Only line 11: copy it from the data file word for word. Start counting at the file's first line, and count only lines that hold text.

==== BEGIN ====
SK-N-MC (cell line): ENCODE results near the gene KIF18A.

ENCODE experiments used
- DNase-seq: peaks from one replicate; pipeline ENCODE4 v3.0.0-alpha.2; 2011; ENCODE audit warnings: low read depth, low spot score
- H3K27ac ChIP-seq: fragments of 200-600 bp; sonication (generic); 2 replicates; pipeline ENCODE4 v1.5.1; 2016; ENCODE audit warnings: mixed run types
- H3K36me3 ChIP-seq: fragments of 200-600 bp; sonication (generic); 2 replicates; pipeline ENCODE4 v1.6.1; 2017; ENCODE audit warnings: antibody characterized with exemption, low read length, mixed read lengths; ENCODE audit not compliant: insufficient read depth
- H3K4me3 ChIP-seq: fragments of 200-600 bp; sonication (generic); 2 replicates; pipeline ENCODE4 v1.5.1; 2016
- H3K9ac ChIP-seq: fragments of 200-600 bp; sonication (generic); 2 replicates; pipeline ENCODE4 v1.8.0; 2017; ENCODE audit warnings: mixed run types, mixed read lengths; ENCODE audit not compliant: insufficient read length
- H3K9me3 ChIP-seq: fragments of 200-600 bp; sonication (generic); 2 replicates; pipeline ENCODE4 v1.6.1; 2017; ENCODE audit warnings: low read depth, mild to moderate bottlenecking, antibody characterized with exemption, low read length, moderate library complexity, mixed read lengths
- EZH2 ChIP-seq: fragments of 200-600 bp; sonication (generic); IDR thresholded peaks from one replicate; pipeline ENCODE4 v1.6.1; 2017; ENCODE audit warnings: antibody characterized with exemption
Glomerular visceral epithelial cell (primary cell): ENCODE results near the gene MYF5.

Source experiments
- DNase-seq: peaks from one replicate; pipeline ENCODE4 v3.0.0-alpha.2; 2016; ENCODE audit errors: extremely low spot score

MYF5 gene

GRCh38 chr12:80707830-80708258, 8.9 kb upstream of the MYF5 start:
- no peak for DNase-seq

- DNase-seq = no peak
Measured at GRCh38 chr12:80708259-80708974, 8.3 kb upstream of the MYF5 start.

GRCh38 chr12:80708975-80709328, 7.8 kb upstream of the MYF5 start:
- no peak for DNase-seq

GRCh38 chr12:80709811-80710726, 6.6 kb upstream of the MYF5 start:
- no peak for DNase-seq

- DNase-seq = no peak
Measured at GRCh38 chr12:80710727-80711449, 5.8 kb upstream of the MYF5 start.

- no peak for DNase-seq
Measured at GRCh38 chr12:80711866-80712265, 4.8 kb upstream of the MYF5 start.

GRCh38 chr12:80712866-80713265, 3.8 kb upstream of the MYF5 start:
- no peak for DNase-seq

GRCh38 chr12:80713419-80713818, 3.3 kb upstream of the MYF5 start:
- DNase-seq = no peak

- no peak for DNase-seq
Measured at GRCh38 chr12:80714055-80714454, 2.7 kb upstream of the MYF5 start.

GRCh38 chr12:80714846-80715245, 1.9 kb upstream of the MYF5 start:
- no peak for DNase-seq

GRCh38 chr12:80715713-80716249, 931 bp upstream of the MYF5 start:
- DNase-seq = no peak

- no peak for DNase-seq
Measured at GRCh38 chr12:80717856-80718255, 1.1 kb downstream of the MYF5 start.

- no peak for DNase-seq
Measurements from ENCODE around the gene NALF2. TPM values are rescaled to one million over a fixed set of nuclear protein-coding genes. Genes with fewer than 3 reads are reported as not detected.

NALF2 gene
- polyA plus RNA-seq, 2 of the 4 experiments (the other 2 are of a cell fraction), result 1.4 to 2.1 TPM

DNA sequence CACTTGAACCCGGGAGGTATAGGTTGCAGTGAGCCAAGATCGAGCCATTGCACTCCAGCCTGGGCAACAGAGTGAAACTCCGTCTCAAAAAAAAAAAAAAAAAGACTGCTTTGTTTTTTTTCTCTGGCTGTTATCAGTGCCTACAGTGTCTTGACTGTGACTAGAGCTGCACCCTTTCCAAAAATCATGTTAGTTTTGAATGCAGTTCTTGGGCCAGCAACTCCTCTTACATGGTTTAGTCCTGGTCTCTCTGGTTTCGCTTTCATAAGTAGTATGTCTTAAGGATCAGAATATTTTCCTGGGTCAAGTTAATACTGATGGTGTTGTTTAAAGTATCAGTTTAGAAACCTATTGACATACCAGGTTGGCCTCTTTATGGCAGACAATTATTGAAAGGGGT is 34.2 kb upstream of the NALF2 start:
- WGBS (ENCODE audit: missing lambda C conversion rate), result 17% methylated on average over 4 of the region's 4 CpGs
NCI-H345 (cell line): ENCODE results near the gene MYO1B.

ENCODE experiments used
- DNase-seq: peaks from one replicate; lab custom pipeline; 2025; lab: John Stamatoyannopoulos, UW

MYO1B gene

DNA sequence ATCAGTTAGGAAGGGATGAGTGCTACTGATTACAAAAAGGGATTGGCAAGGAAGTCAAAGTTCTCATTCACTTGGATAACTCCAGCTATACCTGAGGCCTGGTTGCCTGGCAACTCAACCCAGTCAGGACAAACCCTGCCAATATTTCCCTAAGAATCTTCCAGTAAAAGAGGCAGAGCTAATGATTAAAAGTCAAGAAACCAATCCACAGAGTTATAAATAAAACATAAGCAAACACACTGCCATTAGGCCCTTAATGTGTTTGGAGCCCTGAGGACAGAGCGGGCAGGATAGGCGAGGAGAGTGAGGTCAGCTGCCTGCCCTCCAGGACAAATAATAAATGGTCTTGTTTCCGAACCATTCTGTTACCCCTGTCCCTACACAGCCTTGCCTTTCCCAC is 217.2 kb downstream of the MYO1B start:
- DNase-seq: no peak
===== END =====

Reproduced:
Source experiments